In conclusion, Vue 3 brings significant improvements to the Vue.js framework, including a restructured rendering mechanism, a new and improved reactivity system, and optimizations in size and bundle size. These changes make Vue 3 a powerful and efficient choice for developers looking to build modern and performant web applications.

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Difference Between Vue 2 and Vue 3: An In-Depth Comparison


Vue.js is a popular JavaScript framework used for building user interfaces. Vue 2 and Vue 3 are two major versions of Vue.js, each with its own set of features and improvements. In this article, we will explore the differences between Vue 2 and Vue 3 to help you understand which version might be the best fit for your needs.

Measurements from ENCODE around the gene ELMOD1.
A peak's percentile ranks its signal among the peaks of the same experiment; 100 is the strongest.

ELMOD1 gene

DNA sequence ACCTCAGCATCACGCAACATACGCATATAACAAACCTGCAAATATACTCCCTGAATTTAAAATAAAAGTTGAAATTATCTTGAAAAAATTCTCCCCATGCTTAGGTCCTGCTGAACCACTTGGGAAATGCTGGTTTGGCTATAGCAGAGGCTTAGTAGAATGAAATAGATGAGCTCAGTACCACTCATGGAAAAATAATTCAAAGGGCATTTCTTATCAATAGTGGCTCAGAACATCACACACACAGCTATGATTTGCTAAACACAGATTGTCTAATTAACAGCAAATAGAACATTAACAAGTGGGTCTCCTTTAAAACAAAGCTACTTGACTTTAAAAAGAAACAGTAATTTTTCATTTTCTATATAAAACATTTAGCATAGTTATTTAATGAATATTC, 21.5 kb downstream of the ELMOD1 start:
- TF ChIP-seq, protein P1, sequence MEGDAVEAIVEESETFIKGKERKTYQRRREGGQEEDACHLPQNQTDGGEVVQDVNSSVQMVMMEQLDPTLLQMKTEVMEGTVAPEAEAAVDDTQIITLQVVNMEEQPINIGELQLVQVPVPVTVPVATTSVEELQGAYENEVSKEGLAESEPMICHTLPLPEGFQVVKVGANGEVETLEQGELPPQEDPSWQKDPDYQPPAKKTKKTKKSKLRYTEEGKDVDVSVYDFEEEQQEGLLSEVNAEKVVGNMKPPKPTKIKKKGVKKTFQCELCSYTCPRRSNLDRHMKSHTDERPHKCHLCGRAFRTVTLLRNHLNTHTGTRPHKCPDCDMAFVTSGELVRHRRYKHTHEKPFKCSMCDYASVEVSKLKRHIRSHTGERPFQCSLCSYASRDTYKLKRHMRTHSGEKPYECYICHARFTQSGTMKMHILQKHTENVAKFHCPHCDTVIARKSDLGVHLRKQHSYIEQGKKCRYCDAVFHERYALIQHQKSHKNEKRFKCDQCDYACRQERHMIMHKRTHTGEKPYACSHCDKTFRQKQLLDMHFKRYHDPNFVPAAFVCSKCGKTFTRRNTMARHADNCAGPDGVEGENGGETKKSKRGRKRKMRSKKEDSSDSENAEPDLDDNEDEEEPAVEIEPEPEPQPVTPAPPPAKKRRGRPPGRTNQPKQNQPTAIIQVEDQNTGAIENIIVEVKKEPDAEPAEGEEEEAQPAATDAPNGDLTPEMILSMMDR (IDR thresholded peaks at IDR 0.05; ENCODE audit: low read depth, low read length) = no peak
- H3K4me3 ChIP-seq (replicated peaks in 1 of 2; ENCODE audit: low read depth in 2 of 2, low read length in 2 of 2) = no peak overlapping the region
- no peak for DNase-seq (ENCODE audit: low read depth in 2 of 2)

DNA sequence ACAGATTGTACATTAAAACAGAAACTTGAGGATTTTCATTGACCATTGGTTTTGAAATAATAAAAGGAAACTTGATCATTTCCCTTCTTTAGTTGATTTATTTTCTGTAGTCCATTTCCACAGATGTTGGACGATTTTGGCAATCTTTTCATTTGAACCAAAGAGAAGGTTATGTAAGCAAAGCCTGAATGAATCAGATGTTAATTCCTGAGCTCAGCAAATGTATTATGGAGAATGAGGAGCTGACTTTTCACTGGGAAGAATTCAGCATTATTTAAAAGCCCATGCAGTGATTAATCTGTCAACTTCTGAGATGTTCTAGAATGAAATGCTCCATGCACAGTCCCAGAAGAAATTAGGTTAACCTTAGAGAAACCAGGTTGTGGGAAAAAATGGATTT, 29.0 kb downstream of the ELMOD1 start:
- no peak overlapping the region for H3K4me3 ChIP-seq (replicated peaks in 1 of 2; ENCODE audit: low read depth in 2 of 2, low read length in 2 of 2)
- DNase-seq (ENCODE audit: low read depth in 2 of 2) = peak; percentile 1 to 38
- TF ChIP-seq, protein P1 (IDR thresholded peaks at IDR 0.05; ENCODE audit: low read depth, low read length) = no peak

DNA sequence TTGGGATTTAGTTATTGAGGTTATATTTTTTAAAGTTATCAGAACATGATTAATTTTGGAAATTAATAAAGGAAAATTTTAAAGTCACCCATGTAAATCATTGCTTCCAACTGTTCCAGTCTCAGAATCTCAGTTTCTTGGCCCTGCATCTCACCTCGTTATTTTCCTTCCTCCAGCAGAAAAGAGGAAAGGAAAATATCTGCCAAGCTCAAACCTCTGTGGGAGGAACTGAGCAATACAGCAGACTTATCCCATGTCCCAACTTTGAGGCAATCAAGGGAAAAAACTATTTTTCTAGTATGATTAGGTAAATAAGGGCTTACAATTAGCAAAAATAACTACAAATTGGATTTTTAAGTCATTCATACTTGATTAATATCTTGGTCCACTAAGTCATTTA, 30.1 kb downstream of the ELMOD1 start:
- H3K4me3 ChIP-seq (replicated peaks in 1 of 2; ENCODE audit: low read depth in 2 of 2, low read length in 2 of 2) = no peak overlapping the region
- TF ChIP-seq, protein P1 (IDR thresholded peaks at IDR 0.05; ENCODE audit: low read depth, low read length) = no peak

Reactivity System

One of the key differences between Vue 2 and Vue 3 is the reactivity system. Vue 2 uses an object-based observation system, where it defines getters and setters on objects to track changes. Vue 3, on the other hand, uses a proxy-based system, which allows for more efficient reactivity and better performance. With the proxy-based system, Vue 3 is able to observe changes at a more granular level, resulting in better performance and reduced memory usage.

Composition API

The Composition API is another major difference between Vue 2 and Vue 3. The Composition API in Vue 3 provides a new way to organize and reuse logic in Vue components. It allows developers to define component logic with functions, making it easier to share and reuse code across components. In contrast, Vue 2 uses the Options API, which can sometimes lead to code duplication and make it harder to understand and maintain complex components.